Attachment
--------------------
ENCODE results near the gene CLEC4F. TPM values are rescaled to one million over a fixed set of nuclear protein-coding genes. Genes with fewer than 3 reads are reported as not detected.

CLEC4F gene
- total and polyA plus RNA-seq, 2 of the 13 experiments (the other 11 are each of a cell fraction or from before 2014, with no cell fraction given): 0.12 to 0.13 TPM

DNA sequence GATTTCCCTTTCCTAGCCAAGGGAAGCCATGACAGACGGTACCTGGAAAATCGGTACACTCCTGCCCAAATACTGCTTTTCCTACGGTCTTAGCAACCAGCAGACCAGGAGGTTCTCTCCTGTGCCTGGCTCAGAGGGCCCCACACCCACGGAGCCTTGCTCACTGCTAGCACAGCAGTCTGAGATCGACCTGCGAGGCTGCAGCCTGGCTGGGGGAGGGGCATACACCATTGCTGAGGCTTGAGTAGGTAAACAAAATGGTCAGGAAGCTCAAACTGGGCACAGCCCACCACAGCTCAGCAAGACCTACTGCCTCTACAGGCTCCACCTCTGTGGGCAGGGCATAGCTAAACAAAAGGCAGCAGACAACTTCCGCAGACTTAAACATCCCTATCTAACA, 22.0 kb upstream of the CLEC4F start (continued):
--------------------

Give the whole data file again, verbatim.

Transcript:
ENCODE results near the gene CLEC4F. TPM values are rescaled to one million over a fixed set of nuclear protein-coding genes. Genes with fewer than 3 reads are reported as not detected.

CLEC4F gene
- total and polyA plus RNA-seq, 2 of the 13 experiments (the other 11 are each of a cell fraction or from before 2014, with no cell fraction given): 0.12 to 0.13 TPM

DNA sequence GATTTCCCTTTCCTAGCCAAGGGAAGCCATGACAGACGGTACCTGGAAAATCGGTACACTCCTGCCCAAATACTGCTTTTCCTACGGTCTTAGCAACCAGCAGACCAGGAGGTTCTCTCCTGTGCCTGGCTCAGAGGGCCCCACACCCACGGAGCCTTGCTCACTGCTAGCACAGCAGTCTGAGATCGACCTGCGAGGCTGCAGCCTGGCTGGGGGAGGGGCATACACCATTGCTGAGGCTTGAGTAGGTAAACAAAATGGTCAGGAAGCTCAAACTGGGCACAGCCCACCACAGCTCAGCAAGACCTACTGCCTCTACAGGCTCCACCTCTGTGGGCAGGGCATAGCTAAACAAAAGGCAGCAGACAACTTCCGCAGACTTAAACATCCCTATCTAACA, 22.0 kb upstream of the CLEC4F start (continued):